As She Climbed Across the Table

Front Cover
Doubleday, 1997 - Fiction - 212 pages
6 Reviews
Philip is in love with Alice. As the novel opens, he is beginning to lose her. Not to another man, as he fears, but to, literally, nothing. Alice is a physicist, and a team at the University where both she and Philip work has created a hole, a vacuum, a doorway of nothingness inside the laboratory. They call it "Lack." Alice becomes obsessed with Lack, as Philip is obsessed by Alice. The novel is at the same time an astute and wise portrait of unrequited love (albeit of a very unusual kind) a hilarious academic parody, a novel of ideas and a social satire. It is utterly original, but in the school of Thomas Pynchon, Don DeLillo, Katherine Dunn, and David Foster Wallace. Passion, humor, yearning and knowledge, blended together in a suspenseful love story that could be characterized as "American Magical Realism." From the Hardcover edition.

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Review: As She Climbed across the Table

User Review  - Dave Logghe - Goodreads

really well written and incredibly original. Even the narrative style was experimental at times which I liked. The ending was not quite satisfying, I enjoy being left with a question but this time it ... Read full review

Review: As She Climbed across the Table

User Review  - Goodreads

really well written and incredibly original. Even the narrative style was experimental at times which I liked. The ending was not quite satisfying, I enjoy being left with a question but this time it ... Read full review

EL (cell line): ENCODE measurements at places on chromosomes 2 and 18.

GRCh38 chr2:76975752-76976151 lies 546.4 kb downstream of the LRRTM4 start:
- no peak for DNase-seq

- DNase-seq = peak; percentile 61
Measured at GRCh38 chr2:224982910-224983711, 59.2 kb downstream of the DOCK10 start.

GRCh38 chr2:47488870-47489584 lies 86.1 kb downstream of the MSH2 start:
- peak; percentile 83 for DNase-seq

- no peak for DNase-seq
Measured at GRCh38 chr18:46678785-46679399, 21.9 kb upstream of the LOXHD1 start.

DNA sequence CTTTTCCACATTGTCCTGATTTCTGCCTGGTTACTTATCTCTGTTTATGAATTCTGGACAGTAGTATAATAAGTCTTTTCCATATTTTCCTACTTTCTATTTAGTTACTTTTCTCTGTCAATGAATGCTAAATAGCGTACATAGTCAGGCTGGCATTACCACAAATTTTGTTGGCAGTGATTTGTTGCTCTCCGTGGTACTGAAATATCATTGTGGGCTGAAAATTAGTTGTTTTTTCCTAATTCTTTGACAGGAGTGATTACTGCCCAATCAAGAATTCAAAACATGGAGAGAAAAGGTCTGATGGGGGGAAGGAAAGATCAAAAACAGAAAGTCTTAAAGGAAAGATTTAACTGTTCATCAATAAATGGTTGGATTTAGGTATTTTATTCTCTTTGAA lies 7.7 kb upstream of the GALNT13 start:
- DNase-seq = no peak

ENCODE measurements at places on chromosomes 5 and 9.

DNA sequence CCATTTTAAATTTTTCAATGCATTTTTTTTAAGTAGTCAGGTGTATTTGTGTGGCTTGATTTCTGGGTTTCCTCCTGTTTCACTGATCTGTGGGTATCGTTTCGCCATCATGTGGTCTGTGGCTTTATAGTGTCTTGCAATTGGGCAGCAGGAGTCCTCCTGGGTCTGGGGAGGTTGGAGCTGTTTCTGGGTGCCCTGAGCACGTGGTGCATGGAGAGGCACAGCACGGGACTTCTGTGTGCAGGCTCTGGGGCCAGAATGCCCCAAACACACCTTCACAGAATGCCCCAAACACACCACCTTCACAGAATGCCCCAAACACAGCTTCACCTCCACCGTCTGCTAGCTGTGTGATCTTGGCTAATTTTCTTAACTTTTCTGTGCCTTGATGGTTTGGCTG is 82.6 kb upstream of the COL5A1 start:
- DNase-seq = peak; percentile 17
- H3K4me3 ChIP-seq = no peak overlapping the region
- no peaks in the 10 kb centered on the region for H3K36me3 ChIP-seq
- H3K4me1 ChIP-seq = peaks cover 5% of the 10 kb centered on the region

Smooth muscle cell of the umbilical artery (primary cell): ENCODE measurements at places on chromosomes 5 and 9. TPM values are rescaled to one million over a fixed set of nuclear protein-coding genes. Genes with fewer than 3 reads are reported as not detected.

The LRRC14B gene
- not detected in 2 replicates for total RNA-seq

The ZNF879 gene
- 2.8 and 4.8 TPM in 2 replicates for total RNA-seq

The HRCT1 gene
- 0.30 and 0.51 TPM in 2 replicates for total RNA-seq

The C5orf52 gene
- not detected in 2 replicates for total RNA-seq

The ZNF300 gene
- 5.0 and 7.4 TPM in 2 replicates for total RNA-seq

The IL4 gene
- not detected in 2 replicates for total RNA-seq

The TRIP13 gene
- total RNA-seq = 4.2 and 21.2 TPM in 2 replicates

Contents

Section 1
1
Section 2
7
Section 3
23
Copyright

27 other sections not shown

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About the author (1997)

Jonathan Lethem was born in Brooklyn, New York on February 19, 1964. His first novel, Gun, with Occasional Music was published in 1994. His other works include As She Climbed across the Table (1997), Amnesia Moon (1995), The Fortress of Solitude (2003), You Don't Love Me Yet (2007), Chronic City (2009), and Dissident Gardens (2013). He won the National Book Critics Circle Award for Motherless Brooklyn (1999). He also writes short stories, comics and essays. His work has appeared in The New Yorker, Harper's, Rolling Stone, Esquire, The New York Times, The Paris Review, McSweeney's and other periodicals and anthologies.

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